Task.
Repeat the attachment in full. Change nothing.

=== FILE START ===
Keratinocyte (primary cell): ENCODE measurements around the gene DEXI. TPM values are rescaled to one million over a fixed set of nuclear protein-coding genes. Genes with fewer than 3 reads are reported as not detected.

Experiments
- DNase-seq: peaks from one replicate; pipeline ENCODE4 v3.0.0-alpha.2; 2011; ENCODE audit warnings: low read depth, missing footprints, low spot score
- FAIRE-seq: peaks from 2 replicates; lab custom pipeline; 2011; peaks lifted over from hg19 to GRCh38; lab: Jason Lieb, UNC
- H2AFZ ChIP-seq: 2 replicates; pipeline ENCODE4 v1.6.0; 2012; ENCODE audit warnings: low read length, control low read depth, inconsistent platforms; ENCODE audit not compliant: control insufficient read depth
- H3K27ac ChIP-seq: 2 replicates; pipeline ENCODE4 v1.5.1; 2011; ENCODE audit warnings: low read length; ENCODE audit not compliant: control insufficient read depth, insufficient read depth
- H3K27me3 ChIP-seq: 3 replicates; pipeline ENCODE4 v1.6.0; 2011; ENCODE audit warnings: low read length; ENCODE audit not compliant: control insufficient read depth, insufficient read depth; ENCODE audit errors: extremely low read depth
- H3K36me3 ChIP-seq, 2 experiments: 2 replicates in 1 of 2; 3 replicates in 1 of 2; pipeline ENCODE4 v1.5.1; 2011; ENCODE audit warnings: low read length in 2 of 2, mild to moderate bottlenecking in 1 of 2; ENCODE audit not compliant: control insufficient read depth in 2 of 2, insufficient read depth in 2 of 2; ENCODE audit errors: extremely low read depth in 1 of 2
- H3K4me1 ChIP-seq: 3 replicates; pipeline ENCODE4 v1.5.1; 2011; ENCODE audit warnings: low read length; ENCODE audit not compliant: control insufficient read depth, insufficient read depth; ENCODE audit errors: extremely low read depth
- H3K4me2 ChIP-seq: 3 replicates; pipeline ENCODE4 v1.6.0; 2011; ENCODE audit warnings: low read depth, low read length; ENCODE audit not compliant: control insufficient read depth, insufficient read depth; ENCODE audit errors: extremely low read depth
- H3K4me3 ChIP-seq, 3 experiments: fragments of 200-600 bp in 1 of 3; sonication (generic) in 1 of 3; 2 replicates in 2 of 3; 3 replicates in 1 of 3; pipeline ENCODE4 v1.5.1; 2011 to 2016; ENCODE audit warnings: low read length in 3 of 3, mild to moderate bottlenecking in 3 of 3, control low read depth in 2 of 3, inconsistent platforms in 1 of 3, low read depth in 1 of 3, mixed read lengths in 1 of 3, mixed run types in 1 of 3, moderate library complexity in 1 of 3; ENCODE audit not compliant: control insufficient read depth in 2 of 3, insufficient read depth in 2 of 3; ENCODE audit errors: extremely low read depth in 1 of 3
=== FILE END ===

Keratinocyte (primary cell): ENCODE measurements around the gene DEXI. TPM values are rescaled to one million over a fixed set of nuclear protein-coding genes. Genes with fewer than 3 reads are reported as not detected.

Experiments
- DNase-seq: peaks from one replicate; pipeline ENCODE4 v3.0.0-alpha.2; 2011; ENCODE audit warnings: low read depth, missing footprints, low spot score
- FAIRE-seq: peaks from 2 replicates; lab custom pipeline; 2011; peaks lifted over from hg19 to GRCh38; lab: Jason Lieb, UNC
- H2AFZ ChIP-seq: 2 replicates; pipeline ENCODE4 v1.6.0; 2012; ENCODE audit warnings: low read length, control low read depth, inconsistent platforms; ENCODE audit not compliant: control insufficient read depth
- H3K27ac ChIP-seq: 2 replicates; pipeline ENCODE4 v1.5.1; 2011; ENCODE audit warnings: low read length; ENCODE audit not compliant: control insufficient read depth, insufficient read depth
- H3K27me3 ChIP-seq: 3 replicates; pipeline ENCODE4 v1.6.0; 2011; ENCODE audit warnings: low read length; ENCODE audit not compliant: control insufficient read depth, insufficient read depth; ENCODE audit errors: extremely low read depth
- H3K36me3 ChIP-seq, 2 experiments: 2 replicates in 1 of 2; 3 replicates in 1 of 2; pipeline ENCODE4 v1.5.1; 2011; ENCODE audit warnings: low read length in 2 of 2, mild to moderate bottlenecking in 1 of 2; ENCODE audit not compliant: control insufficient read depth in 2 of 2, insufficient read depth in 2 of 2; ENCODE audit errors: extremely low read depth in 1 of 2
- H3K4me1 ChIP-seq: 3 replicates; pipeline ENCODE4 v1.5.1; 2011; ENCODE audit warnings: low read length; ENCODE audit not compliant: control insufficient read depth, insufficient read depth; ENCODE audit errors: extremely low read depth
- H3K4me2 ChIP-seq: 3 replicates; pipeline ENCODE4 v1.6.0; 2011; ENCODE audit warnings: low read depth, low read length; ENCODE audit not compliant: control insufficient read depth, insufficient read depth; ENCODE audit errors: extremely low read depth
- H3K4me3 ChIP-seq, 3 experiments: fragments of 200-600 bp in 1 of 3; sonication (generic) in 1 of 3; 2 replicates in 2 of 3; 3 replicates in 1 of 3; pipeline ENCODE4 v1.5.1; 2011 to 2016; ENCODE audit warnings: low read length in 3 of 3, mild to moderate bottlenecking in 3 of 3, control low read depth in 2 of 3, inconsistent platforms in 1 of 3, low read depth in 1 of 3, mixed read lengths in 1 of 3, mixed run types in 1 of 3, moderate library complexity in 1 of 3; ENCODE audit not compliant: control insufficient read depth in 2 of 3, insufficient read depth in 2 of 3; ENCODE audit errors: extremely low read depth in 1 of 3